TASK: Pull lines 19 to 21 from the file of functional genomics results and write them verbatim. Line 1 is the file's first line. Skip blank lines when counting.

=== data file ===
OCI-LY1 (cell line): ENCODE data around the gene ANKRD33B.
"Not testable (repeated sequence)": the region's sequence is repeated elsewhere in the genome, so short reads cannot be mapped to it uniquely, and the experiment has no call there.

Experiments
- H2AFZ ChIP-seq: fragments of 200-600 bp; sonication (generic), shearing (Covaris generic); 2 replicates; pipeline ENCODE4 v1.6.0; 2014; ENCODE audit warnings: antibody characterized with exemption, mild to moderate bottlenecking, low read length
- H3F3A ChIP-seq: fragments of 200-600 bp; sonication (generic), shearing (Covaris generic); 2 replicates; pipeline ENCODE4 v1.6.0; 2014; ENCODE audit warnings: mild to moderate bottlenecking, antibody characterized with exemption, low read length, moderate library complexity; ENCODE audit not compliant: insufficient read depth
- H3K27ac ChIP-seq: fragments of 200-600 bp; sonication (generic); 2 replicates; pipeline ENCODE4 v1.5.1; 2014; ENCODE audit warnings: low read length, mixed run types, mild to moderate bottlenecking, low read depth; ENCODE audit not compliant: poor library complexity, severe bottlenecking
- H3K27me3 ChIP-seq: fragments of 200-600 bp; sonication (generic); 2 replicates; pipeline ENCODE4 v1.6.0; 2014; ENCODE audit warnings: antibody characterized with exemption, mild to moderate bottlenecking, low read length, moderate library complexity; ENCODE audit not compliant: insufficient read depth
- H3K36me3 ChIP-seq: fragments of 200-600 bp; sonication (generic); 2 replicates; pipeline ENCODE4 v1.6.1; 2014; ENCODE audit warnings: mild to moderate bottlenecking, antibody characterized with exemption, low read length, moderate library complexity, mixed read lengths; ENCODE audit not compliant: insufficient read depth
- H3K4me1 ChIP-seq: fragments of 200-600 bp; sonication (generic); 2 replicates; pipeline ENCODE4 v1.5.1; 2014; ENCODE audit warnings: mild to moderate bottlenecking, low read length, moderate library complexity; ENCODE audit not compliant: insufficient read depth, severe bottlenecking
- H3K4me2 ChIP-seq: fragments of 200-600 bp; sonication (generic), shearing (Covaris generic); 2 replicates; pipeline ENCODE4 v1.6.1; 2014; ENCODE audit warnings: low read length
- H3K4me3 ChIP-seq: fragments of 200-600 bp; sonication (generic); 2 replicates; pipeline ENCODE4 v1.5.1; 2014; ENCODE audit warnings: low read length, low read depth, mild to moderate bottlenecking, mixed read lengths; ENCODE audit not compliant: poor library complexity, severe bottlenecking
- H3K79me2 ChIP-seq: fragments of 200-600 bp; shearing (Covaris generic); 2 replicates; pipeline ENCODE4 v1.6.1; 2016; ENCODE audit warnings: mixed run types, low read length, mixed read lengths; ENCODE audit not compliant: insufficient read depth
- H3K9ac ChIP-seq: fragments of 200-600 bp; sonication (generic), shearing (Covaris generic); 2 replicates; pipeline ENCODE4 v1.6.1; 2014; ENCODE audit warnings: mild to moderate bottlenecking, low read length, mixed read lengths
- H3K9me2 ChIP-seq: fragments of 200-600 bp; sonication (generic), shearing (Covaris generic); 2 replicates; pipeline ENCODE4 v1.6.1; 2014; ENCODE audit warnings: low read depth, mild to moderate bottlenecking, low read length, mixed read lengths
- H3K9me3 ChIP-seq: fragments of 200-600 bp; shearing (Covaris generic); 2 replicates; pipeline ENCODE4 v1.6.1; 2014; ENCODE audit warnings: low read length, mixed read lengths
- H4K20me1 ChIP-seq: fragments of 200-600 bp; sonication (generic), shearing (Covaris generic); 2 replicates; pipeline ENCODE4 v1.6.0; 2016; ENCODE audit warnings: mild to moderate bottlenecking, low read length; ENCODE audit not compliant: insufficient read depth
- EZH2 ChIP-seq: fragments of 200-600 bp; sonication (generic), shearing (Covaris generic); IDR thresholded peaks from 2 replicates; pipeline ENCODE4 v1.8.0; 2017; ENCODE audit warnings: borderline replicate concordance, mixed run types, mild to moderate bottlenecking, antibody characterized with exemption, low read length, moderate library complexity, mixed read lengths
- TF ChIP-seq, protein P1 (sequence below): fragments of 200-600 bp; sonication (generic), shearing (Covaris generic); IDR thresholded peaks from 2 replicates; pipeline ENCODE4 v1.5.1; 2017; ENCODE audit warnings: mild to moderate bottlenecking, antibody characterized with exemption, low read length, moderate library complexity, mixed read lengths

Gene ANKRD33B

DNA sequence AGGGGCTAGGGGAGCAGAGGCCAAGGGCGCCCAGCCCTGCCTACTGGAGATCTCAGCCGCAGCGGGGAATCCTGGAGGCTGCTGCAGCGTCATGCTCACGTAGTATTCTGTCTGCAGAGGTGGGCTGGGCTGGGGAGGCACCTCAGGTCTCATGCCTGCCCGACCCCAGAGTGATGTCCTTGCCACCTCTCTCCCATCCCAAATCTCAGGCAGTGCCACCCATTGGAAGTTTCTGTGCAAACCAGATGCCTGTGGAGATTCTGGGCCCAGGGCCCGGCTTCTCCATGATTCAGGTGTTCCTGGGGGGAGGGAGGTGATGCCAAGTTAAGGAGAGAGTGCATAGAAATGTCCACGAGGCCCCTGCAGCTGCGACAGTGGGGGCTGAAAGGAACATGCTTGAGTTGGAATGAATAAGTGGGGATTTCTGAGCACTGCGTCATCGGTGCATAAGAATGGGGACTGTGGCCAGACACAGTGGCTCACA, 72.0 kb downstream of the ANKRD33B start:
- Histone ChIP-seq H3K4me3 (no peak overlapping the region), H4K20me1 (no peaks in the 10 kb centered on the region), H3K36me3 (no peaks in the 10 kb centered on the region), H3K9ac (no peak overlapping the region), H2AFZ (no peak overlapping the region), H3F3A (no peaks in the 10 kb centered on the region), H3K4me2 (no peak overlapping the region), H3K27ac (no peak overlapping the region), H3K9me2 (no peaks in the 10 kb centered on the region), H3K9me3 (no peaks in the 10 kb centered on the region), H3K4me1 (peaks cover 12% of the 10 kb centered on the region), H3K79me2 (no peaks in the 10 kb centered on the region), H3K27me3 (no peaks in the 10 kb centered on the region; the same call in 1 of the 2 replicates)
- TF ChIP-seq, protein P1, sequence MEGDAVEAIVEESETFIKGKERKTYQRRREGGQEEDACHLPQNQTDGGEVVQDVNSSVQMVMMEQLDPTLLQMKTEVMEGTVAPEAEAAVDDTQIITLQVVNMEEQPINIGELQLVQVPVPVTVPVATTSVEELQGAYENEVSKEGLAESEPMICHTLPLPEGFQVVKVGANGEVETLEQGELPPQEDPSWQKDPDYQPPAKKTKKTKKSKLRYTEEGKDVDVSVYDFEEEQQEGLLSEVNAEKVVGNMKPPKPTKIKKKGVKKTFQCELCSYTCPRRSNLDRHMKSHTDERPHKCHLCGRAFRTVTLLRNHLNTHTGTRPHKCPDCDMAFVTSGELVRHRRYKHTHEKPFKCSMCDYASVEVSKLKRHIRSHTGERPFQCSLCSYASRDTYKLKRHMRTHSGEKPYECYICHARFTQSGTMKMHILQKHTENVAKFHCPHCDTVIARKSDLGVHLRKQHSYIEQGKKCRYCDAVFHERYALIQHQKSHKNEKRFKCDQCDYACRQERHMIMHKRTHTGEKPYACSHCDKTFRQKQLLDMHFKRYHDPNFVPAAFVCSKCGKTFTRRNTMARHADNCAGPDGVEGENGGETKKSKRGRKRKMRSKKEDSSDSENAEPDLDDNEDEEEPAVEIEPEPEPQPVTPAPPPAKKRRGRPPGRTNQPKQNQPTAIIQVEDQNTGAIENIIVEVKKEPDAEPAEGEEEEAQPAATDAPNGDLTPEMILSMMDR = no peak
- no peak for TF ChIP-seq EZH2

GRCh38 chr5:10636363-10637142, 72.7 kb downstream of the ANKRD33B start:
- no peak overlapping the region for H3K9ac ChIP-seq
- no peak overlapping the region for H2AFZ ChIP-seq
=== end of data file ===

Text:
Gene ANKRD33B

DNA sequence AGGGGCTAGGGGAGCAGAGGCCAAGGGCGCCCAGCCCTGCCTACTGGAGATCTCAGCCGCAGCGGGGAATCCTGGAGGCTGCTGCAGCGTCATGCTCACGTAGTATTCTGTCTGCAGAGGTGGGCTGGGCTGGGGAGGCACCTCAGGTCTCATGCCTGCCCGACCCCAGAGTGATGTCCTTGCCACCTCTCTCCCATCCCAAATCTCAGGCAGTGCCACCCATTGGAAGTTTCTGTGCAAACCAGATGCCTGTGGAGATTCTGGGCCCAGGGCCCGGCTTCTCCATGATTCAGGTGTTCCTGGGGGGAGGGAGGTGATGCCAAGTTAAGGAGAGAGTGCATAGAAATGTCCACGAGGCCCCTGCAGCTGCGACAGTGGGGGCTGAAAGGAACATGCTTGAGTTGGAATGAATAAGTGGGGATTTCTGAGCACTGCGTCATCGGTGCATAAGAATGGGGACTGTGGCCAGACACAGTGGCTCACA, 72.0 kb downstream of the ANKRD33B start:
- Histone ChIP-seq H3K4me3 (no peak overlapping the region), H4K20me1 (no peaks in the 10 kb centered on the region), H3K36me3 (no peaks in the 10 kb centered on the region), H3K9ac (no peak overlapping the region), H2AFZ (no peak overlapping the region), H3F3A (no peaks in the 10 kb centered on the region), H3K4me2 (no peak overlapping the region), H3K27ac (no peak overlapping the region), H3K9me2 (no peaks in the 10 kb centered on the region), H3K9me3 (no peaks in the 10 kb centered on the region), H3K4me1 (peaks cover 12% of the 10 kb centered on the region), H3K79me2 (no peaks in the 10 kb centered on the region), H3K27me3 (no peaks in the 10 kb centered on the region; the same call in 1 of the 2 replicates)